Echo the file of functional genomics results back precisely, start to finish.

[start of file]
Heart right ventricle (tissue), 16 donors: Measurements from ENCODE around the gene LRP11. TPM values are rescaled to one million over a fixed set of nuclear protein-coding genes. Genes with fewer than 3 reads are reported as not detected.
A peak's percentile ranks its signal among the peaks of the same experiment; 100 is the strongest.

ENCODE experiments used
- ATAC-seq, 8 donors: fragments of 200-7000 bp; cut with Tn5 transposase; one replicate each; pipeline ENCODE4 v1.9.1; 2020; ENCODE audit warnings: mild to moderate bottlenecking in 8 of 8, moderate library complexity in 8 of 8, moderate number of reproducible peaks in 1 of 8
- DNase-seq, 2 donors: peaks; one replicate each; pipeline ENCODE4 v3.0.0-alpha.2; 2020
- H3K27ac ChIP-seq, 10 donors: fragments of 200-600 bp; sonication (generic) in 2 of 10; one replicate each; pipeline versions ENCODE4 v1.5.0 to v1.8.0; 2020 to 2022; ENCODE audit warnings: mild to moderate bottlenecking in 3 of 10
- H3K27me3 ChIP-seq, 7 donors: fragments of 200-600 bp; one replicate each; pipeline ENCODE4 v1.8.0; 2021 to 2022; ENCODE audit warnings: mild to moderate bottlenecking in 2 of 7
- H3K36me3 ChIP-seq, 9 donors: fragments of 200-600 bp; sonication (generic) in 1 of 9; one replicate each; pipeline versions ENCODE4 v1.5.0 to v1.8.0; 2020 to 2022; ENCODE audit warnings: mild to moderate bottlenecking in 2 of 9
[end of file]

Heart right ventricle (tissue), 16 donors: Measurements from ENCODE around the gene LRP11. TPM values are rescaled to one million over a fixed set of nuclear protein-coding genes. Genes with fewer than 3 reads are reported as not detected.
A peak's percentile ranks its signal among the peaks of the same experiment; 100 is the strongest.

ENCODE experiments used
- ATAC-seq, 8 donors: fragments of 200-7000 bp; cut with Tn5 transposase; one replicate each; pipeline ENCODE4 v1.9.1; 2020; ENCODE audit warnings: mild to moderate bottlenecking in 8 of 8, moderate library complexity in 8 of 8, moderate number of reproducible peaks in 1 of 8
- DNase-seq, 2 donors: peaks; one replicate each; pipeline ENCODE4 v3.0.0-alpha.2; 2020
- H3K27ac ChIP-seq, 10 donors: fragments of 200-600 bp; sonication (generic) in 2 of 10; one replicate each; pipeline versions ENCODE4 v1.5.0 to v1.8.0; 2020 to 2022; ENCODE audit warnings: mild to moderate bottlenecking in 3 of 10
- H3K27me3 ChIP-seq, 7 donors: fragments of 200-600 bp; one replicate each; pipeline ENCODE4 v1.8.0; 2021 to 2022; ENCODE audit warnings: mild to moderate bottlenecking in 2 of 7
- H3K36me3 ChIP-seq, 9 donors: fragments of 200-600 bp; sonication (generic) in 1 of 9; one replicate each; pipeline versions ENCODE4 v1.5.0 to v1.8.0; 2020 to 2022; ENCODE audit warnings: mild to moderate bottlenecking in 2 of 9